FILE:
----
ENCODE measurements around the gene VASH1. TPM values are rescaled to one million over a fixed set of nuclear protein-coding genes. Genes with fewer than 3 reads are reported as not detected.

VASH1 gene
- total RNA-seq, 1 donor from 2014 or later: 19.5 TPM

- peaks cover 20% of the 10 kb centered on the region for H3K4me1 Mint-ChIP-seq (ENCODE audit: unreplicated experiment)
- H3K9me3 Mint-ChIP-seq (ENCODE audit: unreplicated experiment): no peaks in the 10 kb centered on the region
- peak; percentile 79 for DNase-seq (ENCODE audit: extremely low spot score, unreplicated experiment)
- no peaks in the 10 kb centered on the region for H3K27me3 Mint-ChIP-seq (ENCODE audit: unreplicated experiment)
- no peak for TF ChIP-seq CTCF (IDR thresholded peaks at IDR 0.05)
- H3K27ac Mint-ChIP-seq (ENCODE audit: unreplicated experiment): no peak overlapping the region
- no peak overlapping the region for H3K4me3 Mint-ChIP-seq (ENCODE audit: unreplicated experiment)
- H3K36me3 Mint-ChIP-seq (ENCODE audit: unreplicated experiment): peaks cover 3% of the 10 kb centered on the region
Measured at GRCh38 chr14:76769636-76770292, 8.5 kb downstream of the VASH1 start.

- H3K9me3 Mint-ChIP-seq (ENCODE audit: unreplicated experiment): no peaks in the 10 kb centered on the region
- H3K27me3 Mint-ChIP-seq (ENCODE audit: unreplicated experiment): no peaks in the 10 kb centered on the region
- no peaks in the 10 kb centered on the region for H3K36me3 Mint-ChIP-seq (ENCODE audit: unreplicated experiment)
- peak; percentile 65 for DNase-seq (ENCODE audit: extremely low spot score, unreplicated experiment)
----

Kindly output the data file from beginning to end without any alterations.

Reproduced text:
ENCODE measurements around the gene VASH1. TPM values are rescaled to one million over a fixed set of nuclear protein-coding genes. Genes with fewer than 3 reads are reported as not detected.

VASH1 gene
- total RNA-seq, 1 donor from 2014 or later: 19.5 TPM

- peaks cover 20% of the 10 kb centered on the region for H3K4me1 Mint-ChIP-seq (ENCODE audit: unreplicated experiment)
- H3K9me3 Mint-ChIP-seq (ENCODE audit: unreplicated experiment): no peaks in the 10 kb centered on the region
- peak; percentile 79 for DNase-seq (ENCODE audit: extremely low spot score, unreplicated experiment)
- no peaks in the 10 kb centered on the region for H3K27me3 Mint-ChIP-seq (ENCODE audit: unreplicated experiment)
- no peak for TF ChIP-seq CTCF (IDR thresholded peaks at IDR 0.05)
- H3K27ac Mint-ChIP-seq (ENCODE audit: unreplicated experiment): no peak overlapping the region
- no peak overlapping the region for H3K4me3 Mint-ChIP-seq (ENCODE audit: unreplicated experiment)
- H3K36me3 Mint-ChIP-seq (ENCODE audit: unreplicated experiment): peaks cover 3% of the 10 kb centered on the region
Measured at GRCh38 chr14:76769636-76770292, 8.5 kb downstream of the VASH1 start.

- H3K9me3 Mint-ChIP-seq (ENCODE audit: unreplicated experiment): no peaks in the 10 kb centered on the region
- H3K27me3 Mint-ChIP-seq (ENCODE audit: unreplicated experiment): no peaks in the 10 kb centered on the region
- no peaks in the 10 kb centered on the region for H3K36me3 Mint-ChIP-seq (ENCODE audit: unreplicated experiment)
- peak; percentile 65 for DNase-seq (ENCODE audit: extremely low spot score, unreplicated experiment)